ADDISON — The new Champlain Bridge isn’t due to be unveiled for another eight months, but a group of citizens from both sides of the lake is already planning a two-day inaugural extravaganza they hope will serve the added purpose of getting tourists and shoppers reacquainted with the region.
The celebration is being organized by the Lake Champlain Bridge Community (LCBC), a group that will spend the coming months brainstorming ideas and raising funds for a fitting opening tribute for the $70 million span.
“We want the community to get involved, and we want their ideas,” said LCBC member and West Addison General Store co-owner Lorraine Franklin, adding, “We are shooting for the stars; we might land on the moon, but that’s OK.”
Flatiron Construction began building the new Champlain Bridge last year. Most of the below-water foundation of the span has been completed, and Flatiron is under contract to complete the project by Oct. 9. In the meantime, ferries are taking vehicles back and forth between Addison and Crown Point, N.Y.
Franklin and other LCBC members hope Flatiron can complete the new bridge early enough to allow a weekend celebration to be held in September. That timetable would prevent conflicts with the Columbus Day weekend and the Middlebury College “parents weekends” in October.
“(September) would be a perfect time to give a boost to the economy,” Franklin said of the post-summer and pre-foliage period of late September, when tourism in the Champlain Valley typically ebbs a little.
The LCBC wants to make sure to give visitors a good excuse to show up. To that end, the group will put together a program that they hope will include some extraordinary surprises, along with the parades, fireworks, speeches and exhibits one would expect to see for such a momentous occasion.
It’s a task the LCBC is taking on with no financial assistance from either the state of New York (which is coordinating the bridge project) or Vermont. That means the group will need to solicit contributions from individuals and businesses.
Franklin is optimistic that enough donations will come in to put together a bash befitting the new bridge.
“We have already had a remarkable response,” said Franklin, who noted other states have bankrolled similar bridge celebrations, in part, by raffling off special privileges — such as being the first car, truck or tractor to cross the new span.
Organizers have already been approached by groups wanting to participate, including some vintage car enthusiasts who would offer a historic procession of vehicles to evoke memories of the 1929 bridge that failed late in 2009.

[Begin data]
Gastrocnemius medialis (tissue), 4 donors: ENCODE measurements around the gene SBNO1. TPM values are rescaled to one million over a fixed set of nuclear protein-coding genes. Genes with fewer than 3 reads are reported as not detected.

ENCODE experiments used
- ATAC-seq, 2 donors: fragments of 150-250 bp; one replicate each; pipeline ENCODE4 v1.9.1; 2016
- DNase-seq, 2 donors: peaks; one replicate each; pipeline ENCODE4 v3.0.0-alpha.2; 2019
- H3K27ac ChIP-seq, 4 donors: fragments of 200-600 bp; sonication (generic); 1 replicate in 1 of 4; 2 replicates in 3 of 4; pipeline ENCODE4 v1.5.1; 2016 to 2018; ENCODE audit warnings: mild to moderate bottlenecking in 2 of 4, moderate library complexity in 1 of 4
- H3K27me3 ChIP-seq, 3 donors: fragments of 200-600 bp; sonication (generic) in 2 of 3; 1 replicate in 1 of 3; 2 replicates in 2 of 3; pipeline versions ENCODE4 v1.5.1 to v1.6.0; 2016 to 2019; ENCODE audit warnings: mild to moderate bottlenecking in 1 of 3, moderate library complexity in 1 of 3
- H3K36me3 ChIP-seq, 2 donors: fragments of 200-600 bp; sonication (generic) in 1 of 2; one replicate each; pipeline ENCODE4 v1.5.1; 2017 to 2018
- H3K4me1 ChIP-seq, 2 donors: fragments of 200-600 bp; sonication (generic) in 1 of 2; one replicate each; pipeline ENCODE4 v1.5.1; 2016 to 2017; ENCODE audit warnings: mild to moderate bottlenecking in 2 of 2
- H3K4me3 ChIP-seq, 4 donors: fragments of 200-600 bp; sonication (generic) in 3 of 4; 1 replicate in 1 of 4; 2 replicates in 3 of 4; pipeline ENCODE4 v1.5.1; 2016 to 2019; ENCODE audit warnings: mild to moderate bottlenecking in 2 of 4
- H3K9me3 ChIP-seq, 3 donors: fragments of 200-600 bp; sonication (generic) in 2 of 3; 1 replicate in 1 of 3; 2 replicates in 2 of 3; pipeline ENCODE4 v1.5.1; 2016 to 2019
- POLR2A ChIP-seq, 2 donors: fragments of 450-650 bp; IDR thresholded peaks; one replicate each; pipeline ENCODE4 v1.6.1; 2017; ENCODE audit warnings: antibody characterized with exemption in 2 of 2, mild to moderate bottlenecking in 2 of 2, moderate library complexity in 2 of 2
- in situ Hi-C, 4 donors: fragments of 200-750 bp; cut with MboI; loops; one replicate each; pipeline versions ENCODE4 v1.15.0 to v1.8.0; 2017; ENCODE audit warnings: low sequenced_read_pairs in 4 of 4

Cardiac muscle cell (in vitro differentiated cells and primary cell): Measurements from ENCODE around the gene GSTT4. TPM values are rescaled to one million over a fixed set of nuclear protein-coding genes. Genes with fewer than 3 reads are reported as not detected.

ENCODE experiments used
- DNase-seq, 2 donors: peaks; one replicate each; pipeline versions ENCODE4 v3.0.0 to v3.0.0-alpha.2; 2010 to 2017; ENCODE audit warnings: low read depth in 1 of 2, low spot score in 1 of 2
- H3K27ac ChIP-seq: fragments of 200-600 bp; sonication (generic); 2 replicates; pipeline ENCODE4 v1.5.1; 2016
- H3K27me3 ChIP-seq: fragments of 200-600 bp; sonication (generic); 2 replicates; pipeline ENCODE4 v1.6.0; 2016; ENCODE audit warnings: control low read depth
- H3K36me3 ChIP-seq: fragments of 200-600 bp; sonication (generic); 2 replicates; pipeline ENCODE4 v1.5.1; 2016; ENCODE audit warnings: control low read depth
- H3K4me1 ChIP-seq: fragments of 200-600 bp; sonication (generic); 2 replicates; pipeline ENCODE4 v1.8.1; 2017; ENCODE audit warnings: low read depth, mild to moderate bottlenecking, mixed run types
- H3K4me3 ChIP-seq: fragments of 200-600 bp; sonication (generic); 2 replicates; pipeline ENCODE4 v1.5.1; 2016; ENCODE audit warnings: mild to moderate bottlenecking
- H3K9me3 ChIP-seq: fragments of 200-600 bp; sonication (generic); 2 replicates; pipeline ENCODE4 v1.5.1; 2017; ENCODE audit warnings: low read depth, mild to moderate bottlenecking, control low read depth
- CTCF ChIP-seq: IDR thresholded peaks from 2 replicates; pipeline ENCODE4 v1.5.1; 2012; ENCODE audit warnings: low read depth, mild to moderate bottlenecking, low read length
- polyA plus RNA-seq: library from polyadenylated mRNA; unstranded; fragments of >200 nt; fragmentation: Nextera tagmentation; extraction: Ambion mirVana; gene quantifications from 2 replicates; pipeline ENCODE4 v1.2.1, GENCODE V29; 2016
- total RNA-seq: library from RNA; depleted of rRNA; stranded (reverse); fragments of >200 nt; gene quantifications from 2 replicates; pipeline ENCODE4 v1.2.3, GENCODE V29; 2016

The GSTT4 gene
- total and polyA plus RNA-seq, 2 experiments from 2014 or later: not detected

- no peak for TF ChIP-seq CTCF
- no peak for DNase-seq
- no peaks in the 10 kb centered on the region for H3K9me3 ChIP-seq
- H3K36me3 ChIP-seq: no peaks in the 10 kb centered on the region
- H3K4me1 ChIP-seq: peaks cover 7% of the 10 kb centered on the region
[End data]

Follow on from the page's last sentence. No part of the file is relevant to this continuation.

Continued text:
The Lake Champlain Maritime Museum has signed on to help coordinate a boat parade beneath the new span. And the LCBC is also discussing the prospect of enlisting the Weatherwax replica sailing ferry to provide demonstrations of how people got from one side of the lake to the other long before a bridge was built.
And Franklin is hoping Ben & Jerry’s Homemade sweetens up the festivities by minting a new ice cream flavor to commemorate the bridge opening.
While LCBC members want there to some novel twists to the celebration weekend, they also want to pay homage to the original bridge bash of Aug. 26, 1929. That pageantry, preserved on grainy black-and-white film, featured among other things an elaborate parade and a symbolic meeting at the middle of the span between then-Vermont Gov. John Weeks and then-New York Gov. Franklin D. Roosevelt.
Organizers would like to see that ceremonial handclasp be replicated this fall by Govs. Peter Shumlin of Vermont and Andrew Cuomo of N.Y.
“The 1929 celebration is a template or inspiration of what we would like to accomplish for the (2011) celebration,” LCBC committee member Sue Hoxie said.
Officials want the celebration to leave a lasting impression on visitors and locals. The ferry system has helped commerce on both sides of the lake, but Franklin said shopping trends have yet to return to the way they were before the old Champlain Bridge was closed for safety reasons on Oct. 16, 2009. The Crown Point Discount Grocery closed a few weeks ago amid lower sales, and other areas businesses have struggled.
“(The ferries) have not brought back that consistent flow of traffic we used to have,” Franklin said.
The LCBC will soon have a Website and will hold regular public meetings to solicit feedback on the bridge celebration. In the meantime, people wanting to weigh in with suggestions can e-mail them to Franklin at email@example.com, or to Hoxie at firstname.lastname@example.org.
Reporter John Flowers is at email@example.com.